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Dynamic Function eXchange Decoupler LogiCORE IP Product Guide (PG375)

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The following figure shows a simple decoupler that decouples a single signal.

  • When the decouple input is 0, the rp_A input is passed unchanged to the s_A output.
  • When the decouple input is 1, the rp_A input is decoupled from the s_A output, and s_A is driven to a constant value.
Figure 1. Simple DFX Decoupler Core

Configuring a DFX Decoupler core to decouple the static from a Reconfigurable Partition can be time consuming when done one signal at a time, so the DFX Decoupler core has been designed to be interface aware.

According to the Vivado Design Suite User Guide: Designing IP Subsystems using IP Integrator (UG994),

“An interface is a grouping of signals that share a common function. An AXI4-Lite master, for example, contains a large number of individual signals plus multiple buses, which are all required to make a connection. If each signal or bus is visible individually on an IP symbol, the symbol will be visually very complex. By grouping these signals and buses into an interface, the following advantages can be realized. First, a single connection in IP integrator (or Tcl command) will make a master to slave connection. Next, the graphical representation of this connection will be simple - a single connection. Finally, Design Rule Checks (DRCs) that are aware of the specific interface can be run to assure that all the required signals are connected properly.”

In the simplest case, an interface can contain one signal, such as CLOCK, DATA, or RESET.

Tip: To view the interfaces available in the Vivado® Design Suite, select Window > IP Catalog, and click the Interfaces tab.

By specifying a defined interface, the DFX Decoupler core can create the appropriate code for all signals in the interface. For example, the following figure shows a full decoupler when the AXI4-Stream interface is selected.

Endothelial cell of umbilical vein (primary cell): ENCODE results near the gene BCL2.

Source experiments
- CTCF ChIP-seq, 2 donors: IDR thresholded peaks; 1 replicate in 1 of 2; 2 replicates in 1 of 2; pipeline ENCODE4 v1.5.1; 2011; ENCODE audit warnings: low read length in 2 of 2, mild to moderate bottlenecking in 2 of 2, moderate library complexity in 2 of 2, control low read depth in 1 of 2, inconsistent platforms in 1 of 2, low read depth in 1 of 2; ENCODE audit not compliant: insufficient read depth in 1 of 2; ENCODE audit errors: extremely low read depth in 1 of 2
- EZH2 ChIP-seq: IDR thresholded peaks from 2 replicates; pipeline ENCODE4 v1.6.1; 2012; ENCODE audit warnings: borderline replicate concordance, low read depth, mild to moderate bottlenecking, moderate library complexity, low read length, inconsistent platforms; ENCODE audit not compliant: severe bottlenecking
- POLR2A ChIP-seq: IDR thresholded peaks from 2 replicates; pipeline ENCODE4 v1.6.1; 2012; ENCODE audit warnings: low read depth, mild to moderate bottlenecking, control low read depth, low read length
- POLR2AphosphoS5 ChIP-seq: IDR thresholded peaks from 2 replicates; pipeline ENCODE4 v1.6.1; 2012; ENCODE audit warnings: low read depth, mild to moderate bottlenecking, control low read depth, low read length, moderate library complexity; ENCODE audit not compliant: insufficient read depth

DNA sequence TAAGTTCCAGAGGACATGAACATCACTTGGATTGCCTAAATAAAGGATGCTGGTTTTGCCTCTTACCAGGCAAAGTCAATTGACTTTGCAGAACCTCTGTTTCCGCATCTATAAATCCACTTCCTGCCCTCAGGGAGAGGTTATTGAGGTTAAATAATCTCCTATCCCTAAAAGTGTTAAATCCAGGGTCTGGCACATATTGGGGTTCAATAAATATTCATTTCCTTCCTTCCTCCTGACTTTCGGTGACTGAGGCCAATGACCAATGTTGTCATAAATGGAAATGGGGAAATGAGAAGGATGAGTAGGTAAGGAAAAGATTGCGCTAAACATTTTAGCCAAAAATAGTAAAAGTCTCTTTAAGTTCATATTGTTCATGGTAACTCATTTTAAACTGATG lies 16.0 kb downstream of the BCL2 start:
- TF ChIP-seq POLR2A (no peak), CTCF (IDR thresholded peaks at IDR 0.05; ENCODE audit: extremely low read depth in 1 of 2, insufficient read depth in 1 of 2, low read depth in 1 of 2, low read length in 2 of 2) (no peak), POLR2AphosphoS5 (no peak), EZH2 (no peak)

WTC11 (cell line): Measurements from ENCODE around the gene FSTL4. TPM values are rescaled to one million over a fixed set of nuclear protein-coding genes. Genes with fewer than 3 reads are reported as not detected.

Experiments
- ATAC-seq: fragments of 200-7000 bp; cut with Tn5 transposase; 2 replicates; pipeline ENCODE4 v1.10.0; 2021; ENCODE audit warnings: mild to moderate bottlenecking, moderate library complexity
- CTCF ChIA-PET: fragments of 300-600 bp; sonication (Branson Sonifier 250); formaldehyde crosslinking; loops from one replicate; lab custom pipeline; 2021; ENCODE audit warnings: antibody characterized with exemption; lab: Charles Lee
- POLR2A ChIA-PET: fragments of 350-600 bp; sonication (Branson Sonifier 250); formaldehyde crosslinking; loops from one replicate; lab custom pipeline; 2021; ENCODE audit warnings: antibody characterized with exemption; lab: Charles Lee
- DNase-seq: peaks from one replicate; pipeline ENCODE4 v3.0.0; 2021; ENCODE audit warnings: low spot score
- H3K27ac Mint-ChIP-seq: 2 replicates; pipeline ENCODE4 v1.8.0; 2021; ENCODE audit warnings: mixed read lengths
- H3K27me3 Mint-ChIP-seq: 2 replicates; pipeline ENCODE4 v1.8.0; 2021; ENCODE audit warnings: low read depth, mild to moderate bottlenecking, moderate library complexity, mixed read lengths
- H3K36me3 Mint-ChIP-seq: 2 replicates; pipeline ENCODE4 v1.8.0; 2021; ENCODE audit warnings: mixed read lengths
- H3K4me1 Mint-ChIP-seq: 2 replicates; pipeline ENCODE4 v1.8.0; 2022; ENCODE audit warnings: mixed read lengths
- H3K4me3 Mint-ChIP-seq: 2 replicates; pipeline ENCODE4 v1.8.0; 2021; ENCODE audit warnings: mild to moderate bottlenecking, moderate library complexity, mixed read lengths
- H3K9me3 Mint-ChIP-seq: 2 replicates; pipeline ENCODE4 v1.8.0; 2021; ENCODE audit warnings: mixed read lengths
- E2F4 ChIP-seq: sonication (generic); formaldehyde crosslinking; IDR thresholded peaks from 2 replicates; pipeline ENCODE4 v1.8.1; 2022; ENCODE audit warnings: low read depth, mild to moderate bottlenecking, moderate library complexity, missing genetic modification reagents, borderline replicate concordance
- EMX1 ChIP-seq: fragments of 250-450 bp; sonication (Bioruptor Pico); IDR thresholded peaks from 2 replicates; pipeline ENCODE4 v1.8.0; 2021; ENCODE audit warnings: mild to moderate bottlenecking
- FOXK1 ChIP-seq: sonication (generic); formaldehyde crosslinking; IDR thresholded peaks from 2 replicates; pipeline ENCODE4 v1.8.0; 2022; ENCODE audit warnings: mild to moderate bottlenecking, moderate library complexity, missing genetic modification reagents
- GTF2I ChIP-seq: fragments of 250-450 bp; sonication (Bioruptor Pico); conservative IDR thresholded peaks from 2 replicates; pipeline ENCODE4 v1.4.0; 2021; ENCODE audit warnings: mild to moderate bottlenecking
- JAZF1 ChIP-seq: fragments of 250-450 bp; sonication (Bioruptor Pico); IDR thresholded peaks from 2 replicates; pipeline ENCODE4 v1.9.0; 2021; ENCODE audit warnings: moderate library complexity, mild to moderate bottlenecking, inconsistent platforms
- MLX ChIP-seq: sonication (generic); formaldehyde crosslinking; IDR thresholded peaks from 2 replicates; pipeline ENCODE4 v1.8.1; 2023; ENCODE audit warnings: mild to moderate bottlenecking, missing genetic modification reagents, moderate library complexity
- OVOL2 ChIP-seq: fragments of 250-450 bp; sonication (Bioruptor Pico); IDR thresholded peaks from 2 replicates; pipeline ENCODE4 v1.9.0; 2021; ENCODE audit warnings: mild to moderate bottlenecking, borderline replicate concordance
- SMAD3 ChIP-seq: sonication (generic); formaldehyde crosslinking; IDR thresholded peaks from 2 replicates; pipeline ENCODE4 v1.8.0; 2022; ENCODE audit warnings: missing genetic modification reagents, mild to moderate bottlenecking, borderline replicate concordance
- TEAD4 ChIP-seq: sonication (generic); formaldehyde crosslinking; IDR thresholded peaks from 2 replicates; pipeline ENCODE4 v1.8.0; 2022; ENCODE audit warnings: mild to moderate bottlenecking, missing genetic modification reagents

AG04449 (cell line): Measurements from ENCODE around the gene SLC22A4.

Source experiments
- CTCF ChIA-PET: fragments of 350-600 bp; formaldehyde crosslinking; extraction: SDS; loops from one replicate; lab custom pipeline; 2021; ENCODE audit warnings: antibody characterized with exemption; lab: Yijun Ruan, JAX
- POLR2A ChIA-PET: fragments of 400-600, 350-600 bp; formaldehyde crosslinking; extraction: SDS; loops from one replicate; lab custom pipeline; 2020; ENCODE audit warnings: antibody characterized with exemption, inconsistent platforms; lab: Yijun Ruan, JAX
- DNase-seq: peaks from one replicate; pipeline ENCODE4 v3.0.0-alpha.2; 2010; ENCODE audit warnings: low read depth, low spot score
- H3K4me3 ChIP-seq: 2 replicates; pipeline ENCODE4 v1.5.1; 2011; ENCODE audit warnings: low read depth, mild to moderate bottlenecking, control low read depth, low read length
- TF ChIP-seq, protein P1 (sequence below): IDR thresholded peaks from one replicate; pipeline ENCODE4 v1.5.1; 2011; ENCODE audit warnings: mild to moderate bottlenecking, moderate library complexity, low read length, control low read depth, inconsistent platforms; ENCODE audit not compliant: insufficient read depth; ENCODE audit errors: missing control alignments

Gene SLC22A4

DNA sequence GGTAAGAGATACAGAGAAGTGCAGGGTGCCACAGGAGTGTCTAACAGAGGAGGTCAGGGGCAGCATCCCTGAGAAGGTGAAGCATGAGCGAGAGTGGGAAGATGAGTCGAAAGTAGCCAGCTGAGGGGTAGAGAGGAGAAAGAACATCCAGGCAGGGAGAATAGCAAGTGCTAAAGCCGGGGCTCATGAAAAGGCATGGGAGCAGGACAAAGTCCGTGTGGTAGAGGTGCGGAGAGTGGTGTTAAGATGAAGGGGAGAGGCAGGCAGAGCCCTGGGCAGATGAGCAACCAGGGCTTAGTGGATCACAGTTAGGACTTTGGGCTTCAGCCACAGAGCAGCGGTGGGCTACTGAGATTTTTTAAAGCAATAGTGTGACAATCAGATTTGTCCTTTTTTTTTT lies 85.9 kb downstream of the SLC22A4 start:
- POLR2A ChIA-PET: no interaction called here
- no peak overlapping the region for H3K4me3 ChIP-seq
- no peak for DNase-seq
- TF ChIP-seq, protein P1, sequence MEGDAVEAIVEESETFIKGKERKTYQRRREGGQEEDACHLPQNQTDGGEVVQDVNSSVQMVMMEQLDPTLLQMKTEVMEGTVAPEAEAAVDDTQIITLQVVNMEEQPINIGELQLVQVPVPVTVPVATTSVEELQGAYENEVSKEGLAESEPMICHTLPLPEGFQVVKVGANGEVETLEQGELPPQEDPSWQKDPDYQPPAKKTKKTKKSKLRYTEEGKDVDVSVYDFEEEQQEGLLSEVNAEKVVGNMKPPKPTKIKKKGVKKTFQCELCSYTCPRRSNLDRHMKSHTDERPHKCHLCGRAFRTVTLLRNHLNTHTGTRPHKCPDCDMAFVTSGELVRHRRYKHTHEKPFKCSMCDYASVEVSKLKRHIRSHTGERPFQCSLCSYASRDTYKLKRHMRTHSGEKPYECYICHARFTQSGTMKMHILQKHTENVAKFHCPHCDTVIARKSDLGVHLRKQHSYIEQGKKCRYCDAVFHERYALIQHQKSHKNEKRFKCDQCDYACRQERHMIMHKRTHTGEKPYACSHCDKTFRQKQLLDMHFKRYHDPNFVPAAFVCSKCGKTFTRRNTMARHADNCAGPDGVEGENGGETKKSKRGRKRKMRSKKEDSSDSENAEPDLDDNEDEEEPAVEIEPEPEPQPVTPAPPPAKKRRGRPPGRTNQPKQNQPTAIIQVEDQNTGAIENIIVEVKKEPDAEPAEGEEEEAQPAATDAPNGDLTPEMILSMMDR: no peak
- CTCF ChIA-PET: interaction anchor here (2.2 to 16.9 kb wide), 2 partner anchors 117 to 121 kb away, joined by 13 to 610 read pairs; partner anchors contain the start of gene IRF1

Figure 2. Fully Decoupled AXI4-Stream Interface

The decoupling behavior for each decoupled interface can be customized. With the exception of the AXI4 interfaces listed in the following table, all signals in each interface are present and decoupled to 0. Decoupling all signals in an interface can waste resources, so the common interfaces in the following table have different defaults.

Table 1. AXI4 Interfaces Decoupling Exceptions
Interface Signal Decoupling Behavior

Only the TVALID and TREADY signals are decoupled.

TID, TDEST, TSTRB, TUSER, and TKEEP signals are not present by default.


Only the channel VALID and READY signals are decoupled.

The channel USER, LAST, ID, LOCK, CACHE, PROT, REGION, and QoS signals are not present by default. Additionally, when the PROTOCOL parameter is set to:

  • AXI3 –The following signals are fixed to 4 bits wide: AWLEN and ARLEN.
  • AXI4 – The following signals are fixed to 8 bits wide: AWLEN and ARLEN.
  • None –No restrictions are applied.

The following figure shows the default implementation for an AXI4-Stream decoupler.

Figure 3. Default Decoupling for AXI4-Stream Interfaces

The examples given so far have shown a decoupler that decouples a master interface on a Reconfigurable Partition. A master interface is one which initiates transactions, and a slave interface is one that responds to transactions. In the case of an interface with one signal, the master interface is the one that drives the signal, and the slave interface is the one that receives the signal. The DFX Decoupler core can also decouple slave interfaces on a Reconfigurable Partition, as shown in the following figure.

Figure 4. Decoupling a Master and a Slave AXI4-Stream Interface

The previous figure also shows that one instance of a decoupler can decouple multiple Reconfigurable Partition interfaces. These can be of any interface type.